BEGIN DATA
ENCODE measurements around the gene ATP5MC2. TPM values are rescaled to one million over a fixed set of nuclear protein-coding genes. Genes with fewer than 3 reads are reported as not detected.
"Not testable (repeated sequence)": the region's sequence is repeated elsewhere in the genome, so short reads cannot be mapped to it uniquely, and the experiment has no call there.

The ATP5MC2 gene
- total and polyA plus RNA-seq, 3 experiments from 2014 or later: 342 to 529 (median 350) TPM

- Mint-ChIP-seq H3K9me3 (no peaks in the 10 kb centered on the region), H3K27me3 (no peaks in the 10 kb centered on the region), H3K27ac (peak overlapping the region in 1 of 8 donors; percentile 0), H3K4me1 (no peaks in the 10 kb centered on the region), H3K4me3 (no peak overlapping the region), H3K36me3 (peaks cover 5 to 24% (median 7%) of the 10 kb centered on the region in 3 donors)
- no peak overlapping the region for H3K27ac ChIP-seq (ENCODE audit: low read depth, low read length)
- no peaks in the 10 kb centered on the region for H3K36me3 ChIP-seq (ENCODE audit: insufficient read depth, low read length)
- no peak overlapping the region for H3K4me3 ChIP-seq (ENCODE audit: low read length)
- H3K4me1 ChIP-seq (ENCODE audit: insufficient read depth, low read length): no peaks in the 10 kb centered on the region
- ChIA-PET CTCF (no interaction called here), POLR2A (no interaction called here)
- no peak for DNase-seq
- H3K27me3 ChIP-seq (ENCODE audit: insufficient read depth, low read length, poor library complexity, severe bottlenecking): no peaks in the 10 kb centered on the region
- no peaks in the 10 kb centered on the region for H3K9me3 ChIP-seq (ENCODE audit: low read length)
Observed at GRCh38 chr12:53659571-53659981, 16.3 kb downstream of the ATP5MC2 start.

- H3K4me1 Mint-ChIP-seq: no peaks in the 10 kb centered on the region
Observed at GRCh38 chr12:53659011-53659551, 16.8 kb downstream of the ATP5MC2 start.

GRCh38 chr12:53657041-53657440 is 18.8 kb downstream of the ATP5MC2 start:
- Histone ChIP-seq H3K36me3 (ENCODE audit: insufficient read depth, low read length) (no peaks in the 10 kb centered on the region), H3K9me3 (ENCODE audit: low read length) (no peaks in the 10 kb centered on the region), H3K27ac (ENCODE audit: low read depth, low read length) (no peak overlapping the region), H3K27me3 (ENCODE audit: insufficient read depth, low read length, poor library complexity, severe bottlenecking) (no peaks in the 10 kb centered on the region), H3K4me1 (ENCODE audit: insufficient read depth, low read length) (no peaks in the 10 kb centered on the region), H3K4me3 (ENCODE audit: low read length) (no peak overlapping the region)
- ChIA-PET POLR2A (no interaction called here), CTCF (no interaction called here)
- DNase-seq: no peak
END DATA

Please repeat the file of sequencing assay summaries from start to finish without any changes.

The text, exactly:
ENCODE measurements around the gene ATP5MC2. TPM values are rescaled to one million over a fixed set of nuclear protein-coding genes. Genes with fewer than 3 reads are reported as not detected.
"Not testable (repeated sequence)": the region's sequence is repeated elsewhere in the genome, so short reads cannot be mapped to it uniquely, and the experiment has no call there.

The ATP5MC2 gene
- total and polyA plus RNA-seq, 3 experiments from 2014 or later: 342 to 529 (median 350) TPM

- Mint-ChIP-seq H3K9me3 (no peaks in the 10 kb centered on the region), H3K27me3 (no peaks in the 10 kb centered on the region), H3K27ac (peak overlapping the region in 1 of 8 donors; percentile 0), H3K4me1 (no peaks in the 10 kb centered on the region), H3K4me3 (no peak overlapping the region), H3K36me3 (peaks cover 5 to 24% (median 7%) of the 10 kb centered on the region in 3 donors)
- no peak overlapping the region for H3K27ac ChIP-seq (ENCODE audit: low read depth, low read length)
- no peaks in the 10 kb centered on the region for H3K36me3 ChIP-seq (ENCODE audit: insufficient read depth, low read length)
- no peak overlapping the region for H3K4me3 ChIP-seq (ENCODE audit: low read length)
- H3K4me1 ChIP-seq (ENCODE audit: insufficient read depth, low read length): no peaks in the 10 kb centered on the region
- ChIA-PET CTCF (no interaction called here), POLR2A (no interaction called here)
- no peak for DNase-seq
- H3K27me3 ChIP-seq (ENCODE audit: insufficient read depth, low read length, poor library complexity, severe bottlenecking): no peaks in the 10 kb centered on the region
- no peaks in the 10 kb centered on the region for H3K9me3 ChIP-seq (ENCODE audit: low read length)
Observed at GRCh38 chr12:53659571-53659981, 16.3 kb downstream of the ATP5MC2 start.

- H3K4me1 Mint-ChIP-seq: no peaks in the 10 kb centered on the region
Observed at GRCh38 chr12:53659011-53659551, 16.8 kb downstream of the ATP5MC2 start.

GRCh38 chr12:53657041-53657440 is 18.8 kb downstream of the ATP5MC2 start:
- Histone ChIP-seq H3K36me3 (ENCODE audit: insufficient read depth, low read length) (no peaks in the 10 kb centered on the region), H3K9me3 (ENCODE audit: low read length) (no peaks in the 10 kb centered on the region), H3K27ac (ENCODE audit: low read depth, low read length) (no peak overlapping the region), H3K27me3 (ENCODE audit: insufficient read depth, low read length, poor library complexity, severe bottlenecking) (no peaks in the 10 kb centered on the region), H3K4me1 (ENCODE audit: insufficient read depth, low read length) (no peaks in the 10 kb centered on the region), H3K4me3 (ENCODE audit: low read length) (no peak overlapping the region)
- ChIA-PET POLR2A (no interaction called here), CTCF (no interaction called here)
- DNase-seq: no peak